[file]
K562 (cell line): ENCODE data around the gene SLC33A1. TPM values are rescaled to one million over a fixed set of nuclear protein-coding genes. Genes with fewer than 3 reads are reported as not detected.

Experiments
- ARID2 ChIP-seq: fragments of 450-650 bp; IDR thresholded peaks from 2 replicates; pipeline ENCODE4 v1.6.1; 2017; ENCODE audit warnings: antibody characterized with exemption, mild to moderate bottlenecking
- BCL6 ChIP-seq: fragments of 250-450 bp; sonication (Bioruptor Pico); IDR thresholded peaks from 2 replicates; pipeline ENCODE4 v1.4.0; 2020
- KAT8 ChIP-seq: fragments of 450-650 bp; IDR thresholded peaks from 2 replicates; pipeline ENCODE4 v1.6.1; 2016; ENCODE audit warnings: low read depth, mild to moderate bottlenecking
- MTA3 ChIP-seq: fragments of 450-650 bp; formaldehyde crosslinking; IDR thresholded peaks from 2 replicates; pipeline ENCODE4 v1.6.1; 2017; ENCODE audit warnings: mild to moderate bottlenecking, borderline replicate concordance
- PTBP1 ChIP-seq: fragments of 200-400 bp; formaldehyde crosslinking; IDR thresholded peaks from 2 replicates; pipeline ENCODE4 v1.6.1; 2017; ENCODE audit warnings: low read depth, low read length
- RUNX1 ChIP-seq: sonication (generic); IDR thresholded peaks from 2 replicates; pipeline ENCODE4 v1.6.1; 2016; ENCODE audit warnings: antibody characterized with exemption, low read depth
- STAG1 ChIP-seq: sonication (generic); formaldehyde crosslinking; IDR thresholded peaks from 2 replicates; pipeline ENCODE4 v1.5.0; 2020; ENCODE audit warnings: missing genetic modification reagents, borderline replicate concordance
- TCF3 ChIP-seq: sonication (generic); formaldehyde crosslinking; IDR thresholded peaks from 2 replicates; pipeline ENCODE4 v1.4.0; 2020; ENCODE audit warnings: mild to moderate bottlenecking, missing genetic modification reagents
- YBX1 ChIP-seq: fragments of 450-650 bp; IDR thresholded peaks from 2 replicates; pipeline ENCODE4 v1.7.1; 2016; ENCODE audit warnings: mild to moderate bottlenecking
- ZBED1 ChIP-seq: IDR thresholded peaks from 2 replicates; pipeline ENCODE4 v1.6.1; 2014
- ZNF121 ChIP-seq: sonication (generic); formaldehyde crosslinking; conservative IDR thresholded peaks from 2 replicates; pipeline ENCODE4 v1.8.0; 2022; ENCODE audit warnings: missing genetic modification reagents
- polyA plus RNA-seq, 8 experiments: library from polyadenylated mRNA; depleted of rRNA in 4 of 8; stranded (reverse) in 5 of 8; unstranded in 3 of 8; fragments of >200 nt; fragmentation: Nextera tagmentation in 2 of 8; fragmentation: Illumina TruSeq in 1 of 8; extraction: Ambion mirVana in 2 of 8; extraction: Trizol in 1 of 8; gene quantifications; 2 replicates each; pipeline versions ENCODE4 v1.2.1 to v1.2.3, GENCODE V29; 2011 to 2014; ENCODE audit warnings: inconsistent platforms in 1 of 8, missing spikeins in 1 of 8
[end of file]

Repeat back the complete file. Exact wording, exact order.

K562 (cell line): ENCODE data around the gene SLC33A1. TPM values are rescaled to one million over a fixed set of nuclear protein-coding genes. Genes with fewer than 3 reads are reported as not detected.

Experiments
- ARID2 ChIP-seq: fragments of 450-650 bp; IDR thresholded peaks from 2 replicates; pipeline ENCODE4 v1.6.1; 2017; ENCODE audit warnings: antibody characterized with exemption, mild to moderate bottlenecking
- BCL6 ChIP-seq: fragments of 250-450 bp; sonication (Bioruptor Pico); IDR thresholded peaks from 2 replicates; pipeline ENCODE4 v1.4.0; 2020
- KAT8 ChIP-seq: fragments of 450-650 bp; IDR thresholded peaks from 2 replicates; pipeline ENCODE4 v1.6.1; 2016; ENCODE audit warnings: low read depth, mild to moderate bottlenecking
- MTA3 ChIP-seq: fragments of 450-650 bp; formaldehyde crosslinking; IDR thresholded peaks from 2 replicates; pipeline ENCODE4 v1.6.1; 2017; ENCODE audit warnings: mild to moderate bottlenecking, borderline replicate concordance
- PTBP1 ChIP-seq: fragments of 200-400 bp; formaldehyde crosslinking; IDR thresholded peaks from 2 replicates; pipeline ENCODE4 v1.6.1; 2017; ENCODE audit warnings: low read depth, low read length
- RUNX1 ChIP-seq: sonication (generic); IDR thresholded peaks from 2 replicates; pipeline ENCODE4 v1.6.1; 2016; ENCODE audit warnings: antibody characterized with exemption, low read depth
- STAG1 ChIP-seq: sonication (generic); formaldehyde crosslinking; IDR thresholded peaks from 2 replicates; pipeline ENCODE4 v1.5.0; 2020; ENCODE audit warnings: missing genetic modification reagents, borderline replicate concordance
- TCF3 ChIP-seq: sonication (generic); formaldehyde crosslinking; IDR thresholded peaks from 2 replicates; pipeline ENCODE4 v1.4.0; 2020; ENCODE audit warnings: mild to moderate bottlenecking, missing genetic modification reagents
- YBX1 ChIP-seq: fragments of 450-650 bp; IDR thresholded peaks from 2 replicates; pipeline ENCODE4 v1.7.1; 2016; ENCODE audit warnings: mild to moderate bottlenecking
- ZBED1 ChIP-seq: IDR thresholded peaks from 2 replicates; pipeline ENCODE4 v1.6.1; 2014
- ZNF121 ChIP-seq: sonication (generic); formaldehyde crosslinking; conservative IDR thresholded peaks from 2 replicates; pipeline ENCODE4 v1.8.0; 2022; ENCODE audit warnings: missing genetic modification reagents
- polyA plus RNA-seq, 8 experiments: library from polyadenylated mRNA; depleted of rRNA in 4 of 8; stranded (reverse) in 5 of 8; unstranded in 3 of 8; fragments of >200 nt; fragmentation: Nextera tagmentation in 2 of 8; fragmentation: Illumina TruSeq in 1 of 8; extraction: Ambion mirVana in 2 of 8; extraction: Trizol in 1 of 8; gene quantifications; 2 replicates each; pipeline versions ENCODE4 v1.2.1 to v1.2.3, GENCODE V29; 2011 to 2014; ENCODE audit warnings: inconsistent platforms in 1 of 8, missing spikeins in 1 of 8